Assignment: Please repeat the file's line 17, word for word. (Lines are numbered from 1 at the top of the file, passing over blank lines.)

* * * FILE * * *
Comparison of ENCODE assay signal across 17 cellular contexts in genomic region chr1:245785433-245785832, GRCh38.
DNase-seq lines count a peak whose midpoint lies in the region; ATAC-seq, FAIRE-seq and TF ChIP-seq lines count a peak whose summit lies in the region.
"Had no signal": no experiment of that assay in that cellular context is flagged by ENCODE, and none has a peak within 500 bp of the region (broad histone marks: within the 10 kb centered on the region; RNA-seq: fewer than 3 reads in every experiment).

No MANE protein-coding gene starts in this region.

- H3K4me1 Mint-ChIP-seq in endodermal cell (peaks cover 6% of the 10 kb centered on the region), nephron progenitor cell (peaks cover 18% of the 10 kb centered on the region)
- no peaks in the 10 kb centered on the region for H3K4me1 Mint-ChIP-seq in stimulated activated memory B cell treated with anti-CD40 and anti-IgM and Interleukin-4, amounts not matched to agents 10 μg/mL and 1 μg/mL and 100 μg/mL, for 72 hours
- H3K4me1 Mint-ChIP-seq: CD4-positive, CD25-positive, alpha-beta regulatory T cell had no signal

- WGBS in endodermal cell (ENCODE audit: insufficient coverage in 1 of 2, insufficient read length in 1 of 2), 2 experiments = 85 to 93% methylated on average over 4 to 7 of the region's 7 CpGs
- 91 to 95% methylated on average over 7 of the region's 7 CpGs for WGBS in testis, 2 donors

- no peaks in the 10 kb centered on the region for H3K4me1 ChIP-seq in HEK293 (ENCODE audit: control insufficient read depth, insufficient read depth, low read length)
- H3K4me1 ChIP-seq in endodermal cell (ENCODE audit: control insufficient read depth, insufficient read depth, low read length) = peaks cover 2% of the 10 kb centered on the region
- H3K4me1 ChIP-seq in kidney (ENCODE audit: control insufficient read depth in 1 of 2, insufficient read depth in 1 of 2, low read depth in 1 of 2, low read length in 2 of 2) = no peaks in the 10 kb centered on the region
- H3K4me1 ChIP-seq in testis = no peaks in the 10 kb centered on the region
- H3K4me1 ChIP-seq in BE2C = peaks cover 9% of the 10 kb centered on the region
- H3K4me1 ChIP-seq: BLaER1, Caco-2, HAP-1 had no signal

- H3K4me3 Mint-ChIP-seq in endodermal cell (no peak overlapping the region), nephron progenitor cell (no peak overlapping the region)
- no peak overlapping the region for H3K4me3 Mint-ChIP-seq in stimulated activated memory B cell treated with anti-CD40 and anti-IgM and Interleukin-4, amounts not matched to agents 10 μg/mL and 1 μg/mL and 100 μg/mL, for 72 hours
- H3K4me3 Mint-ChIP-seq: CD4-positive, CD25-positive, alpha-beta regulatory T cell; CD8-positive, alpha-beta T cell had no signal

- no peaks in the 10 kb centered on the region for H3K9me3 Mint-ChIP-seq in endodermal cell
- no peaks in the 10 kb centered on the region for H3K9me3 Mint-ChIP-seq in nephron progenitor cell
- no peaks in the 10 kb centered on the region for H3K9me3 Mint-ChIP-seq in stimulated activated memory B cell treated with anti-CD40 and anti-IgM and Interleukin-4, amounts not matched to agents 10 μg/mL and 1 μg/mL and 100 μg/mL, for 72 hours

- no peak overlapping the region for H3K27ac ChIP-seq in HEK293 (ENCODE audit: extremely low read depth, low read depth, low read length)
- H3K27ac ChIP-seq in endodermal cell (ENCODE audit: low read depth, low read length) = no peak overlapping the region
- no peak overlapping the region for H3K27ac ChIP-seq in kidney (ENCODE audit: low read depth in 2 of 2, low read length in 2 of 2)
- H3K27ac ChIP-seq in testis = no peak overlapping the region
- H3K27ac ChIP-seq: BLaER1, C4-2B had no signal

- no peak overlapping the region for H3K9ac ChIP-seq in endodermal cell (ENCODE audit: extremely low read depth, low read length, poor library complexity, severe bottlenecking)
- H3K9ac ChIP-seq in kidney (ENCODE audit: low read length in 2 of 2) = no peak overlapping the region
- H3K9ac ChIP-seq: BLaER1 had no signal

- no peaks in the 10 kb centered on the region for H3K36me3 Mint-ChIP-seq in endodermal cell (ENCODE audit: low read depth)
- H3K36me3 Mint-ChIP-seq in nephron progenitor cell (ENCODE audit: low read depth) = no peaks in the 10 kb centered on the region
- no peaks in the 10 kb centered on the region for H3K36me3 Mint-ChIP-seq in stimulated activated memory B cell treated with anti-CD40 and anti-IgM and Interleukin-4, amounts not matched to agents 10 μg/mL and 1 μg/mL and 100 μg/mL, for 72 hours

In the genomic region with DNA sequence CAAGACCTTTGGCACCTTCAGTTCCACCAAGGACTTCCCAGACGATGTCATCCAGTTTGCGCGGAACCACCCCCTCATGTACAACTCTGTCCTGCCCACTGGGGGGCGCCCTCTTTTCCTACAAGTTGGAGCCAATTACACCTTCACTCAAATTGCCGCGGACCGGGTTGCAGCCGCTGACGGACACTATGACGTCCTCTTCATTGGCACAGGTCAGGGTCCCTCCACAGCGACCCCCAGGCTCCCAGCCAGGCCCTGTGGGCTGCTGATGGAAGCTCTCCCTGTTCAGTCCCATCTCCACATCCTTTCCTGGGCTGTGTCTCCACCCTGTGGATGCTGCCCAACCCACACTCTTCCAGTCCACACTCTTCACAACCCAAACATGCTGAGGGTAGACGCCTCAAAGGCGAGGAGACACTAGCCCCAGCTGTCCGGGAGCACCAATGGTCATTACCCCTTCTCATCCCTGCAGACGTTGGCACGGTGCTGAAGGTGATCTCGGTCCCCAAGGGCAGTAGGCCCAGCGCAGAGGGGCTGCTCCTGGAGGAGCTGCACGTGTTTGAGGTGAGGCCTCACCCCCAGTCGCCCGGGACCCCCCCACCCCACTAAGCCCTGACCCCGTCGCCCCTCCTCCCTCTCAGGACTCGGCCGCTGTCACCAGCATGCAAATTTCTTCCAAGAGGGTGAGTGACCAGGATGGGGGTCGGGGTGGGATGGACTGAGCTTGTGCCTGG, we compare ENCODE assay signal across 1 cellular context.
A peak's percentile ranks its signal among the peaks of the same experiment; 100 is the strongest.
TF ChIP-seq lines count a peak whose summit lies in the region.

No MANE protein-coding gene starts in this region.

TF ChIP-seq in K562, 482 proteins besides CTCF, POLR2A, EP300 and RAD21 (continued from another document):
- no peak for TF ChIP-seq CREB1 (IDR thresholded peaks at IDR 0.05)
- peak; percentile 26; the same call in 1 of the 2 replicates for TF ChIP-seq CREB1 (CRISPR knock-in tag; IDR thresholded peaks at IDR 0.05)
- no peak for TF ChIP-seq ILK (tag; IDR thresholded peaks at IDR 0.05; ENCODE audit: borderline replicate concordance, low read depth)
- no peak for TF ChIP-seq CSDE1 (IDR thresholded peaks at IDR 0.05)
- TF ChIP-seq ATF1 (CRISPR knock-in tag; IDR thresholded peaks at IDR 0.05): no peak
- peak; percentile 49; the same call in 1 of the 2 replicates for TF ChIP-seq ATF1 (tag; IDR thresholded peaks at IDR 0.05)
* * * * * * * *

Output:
- no peak overlapping the region for H3K4me3 Mint-ChIP-seq in stimulated activated memory B cell treated with anti-CD40 and anti-IgM and Interleukin-4, amounts not matched to agents 10 μg/mL and 1 μg/mL and 100 μg/mL, for 72 hours